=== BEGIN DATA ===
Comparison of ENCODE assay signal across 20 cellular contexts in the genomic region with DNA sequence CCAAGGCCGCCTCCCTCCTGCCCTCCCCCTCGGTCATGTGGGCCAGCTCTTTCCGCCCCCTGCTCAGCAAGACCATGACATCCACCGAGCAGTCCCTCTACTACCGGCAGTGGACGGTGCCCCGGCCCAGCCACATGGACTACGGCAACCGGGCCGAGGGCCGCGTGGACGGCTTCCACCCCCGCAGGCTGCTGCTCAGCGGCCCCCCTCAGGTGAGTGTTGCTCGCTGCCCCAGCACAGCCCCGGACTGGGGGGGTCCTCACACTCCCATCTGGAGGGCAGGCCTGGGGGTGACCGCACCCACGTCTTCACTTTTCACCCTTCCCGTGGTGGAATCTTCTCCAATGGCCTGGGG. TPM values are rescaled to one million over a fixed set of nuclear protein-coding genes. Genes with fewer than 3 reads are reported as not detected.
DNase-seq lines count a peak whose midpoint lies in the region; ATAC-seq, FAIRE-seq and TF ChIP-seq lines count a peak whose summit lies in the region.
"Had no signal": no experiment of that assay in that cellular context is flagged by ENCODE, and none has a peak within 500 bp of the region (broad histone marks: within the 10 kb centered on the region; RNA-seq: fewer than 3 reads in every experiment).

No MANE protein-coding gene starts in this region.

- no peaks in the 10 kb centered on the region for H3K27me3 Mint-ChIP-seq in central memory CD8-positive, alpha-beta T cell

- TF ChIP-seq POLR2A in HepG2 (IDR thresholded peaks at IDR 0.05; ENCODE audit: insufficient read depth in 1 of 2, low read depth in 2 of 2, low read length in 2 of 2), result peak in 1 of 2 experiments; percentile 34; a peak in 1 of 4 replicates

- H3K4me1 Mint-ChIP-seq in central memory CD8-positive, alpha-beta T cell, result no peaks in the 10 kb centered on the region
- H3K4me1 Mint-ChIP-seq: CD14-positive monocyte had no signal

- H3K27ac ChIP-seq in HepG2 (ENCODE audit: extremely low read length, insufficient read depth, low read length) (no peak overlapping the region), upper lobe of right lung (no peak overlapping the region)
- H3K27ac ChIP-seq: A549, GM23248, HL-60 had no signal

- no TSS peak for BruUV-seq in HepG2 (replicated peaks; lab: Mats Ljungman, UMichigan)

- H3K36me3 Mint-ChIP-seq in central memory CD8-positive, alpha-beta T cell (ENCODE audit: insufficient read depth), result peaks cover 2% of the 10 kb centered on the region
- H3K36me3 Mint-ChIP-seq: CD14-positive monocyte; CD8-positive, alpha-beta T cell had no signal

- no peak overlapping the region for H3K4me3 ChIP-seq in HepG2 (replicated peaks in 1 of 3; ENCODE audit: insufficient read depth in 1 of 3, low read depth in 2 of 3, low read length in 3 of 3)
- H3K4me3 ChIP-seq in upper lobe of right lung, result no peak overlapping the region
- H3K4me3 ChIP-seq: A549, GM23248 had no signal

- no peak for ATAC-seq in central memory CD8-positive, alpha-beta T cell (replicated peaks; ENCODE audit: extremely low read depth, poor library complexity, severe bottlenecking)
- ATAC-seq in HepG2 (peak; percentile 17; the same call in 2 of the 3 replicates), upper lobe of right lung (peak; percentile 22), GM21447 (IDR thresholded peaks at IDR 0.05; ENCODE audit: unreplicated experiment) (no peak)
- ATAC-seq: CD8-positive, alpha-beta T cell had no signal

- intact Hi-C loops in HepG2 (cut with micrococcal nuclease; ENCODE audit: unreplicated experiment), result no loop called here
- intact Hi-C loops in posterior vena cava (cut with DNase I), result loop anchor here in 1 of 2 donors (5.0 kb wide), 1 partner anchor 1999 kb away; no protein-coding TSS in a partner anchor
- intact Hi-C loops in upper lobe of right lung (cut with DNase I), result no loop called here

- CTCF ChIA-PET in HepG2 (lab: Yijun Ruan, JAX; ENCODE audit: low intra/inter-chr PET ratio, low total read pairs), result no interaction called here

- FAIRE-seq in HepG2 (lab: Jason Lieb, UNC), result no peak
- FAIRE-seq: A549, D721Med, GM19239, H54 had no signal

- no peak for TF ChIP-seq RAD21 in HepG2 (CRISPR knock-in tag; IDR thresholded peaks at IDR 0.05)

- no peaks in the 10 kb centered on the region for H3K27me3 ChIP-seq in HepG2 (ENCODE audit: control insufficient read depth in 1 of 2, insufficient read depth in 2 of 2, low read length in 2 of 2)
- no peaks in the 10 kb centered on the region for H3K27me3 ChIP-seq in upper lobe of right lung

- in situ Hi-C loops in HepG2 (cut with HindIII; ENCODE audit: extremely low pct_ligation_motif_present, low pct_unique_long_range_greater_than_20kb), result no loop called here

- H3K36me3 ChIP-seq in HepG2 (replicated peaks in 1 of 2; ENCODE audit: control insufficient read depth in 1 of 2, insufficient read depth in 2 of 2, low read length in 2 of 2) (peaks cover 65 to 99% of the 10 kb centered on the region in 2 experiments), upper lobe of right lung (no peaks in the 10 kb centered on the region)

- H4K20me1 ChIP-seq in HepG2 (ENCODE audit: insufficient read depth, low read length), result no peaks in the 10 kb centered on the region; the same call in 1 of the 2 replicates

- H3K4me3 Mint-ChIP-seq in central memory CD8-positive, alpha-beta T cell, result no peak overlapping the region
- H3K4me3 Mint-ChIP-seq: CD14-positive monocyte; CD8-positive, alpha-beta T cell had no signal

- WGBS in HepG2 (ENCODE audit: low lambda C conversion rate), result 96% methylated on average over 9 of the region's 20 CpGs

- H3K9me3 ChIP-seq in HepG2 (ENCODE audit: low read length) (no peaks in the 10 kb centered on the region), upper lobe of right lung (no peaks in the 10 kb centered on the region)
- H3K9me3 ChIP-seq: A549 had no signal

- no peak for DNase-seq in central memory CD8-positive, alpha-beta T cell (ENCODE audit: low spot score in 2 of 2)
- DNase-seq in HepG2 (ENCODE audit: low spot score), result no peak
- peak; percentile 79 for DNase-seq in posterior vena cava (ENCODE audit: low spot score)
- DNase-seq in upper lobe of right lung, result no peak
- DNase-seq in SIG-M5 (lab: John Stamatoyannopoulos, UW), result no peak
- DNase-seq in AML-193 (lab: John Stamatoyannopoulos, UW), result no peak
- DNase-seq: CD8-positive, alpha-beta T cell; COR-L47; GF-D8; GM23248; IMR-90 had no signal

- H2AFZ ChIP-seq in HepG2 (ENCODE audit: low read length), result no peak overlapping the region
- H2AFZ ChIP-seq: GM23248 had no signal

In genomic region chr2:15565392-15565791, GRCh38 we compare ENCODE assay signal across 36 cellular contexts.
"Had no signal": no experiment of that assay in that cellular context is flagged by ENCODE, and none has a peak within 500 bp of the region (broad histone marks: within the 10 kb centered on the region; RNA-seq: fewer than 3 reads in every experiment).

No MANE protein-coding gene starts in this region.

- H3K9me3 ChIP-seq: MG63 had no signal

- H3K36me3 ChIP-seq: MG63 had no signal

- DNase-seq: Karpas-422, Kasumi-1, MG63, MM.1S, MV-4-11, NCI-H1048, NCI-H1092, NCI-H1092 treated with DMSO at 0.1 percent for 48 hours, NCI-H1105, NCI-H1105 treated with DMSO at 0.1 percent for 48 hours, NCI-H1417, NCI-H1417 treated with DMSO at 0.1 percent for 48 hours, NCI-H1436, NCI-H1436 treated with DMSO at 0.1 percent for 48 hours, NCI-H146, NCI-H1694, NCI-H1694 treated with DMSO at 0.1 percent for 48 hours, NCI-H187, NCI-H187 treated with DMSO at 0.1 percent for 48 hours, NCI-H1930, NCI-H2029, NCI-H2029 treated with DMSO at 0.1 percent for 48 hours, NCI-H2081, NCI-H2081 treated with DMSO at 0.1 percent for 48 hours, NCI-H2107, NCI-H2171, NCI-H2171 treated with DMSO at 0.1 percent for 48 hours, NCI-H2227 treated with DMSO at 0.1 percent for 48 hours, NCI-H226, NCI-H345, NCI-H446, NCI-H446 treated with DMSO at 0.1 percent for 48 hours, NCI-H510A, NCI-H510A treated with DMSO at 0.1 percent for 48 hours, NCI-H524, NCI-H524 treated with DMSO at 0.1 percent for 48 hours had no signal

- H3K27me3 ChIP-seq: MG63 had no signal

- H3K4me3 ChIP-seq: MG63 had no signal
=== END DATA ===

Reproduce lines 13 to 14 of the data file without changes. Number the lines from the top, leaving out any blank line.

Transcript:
- H3K36me3 Mint-ChIP-seq: CD14-positive monocyte; CD8-positive, alpha-beta T cell had no signal

- no peak overlapping the region for H3K4me3 ChIP-seq in HepG2 (replicated peaks in 1 of 3; ENCODE audit: insufficient read depth in 1 of 3, low read depth in 2 of 3, low read length in 3 of 3)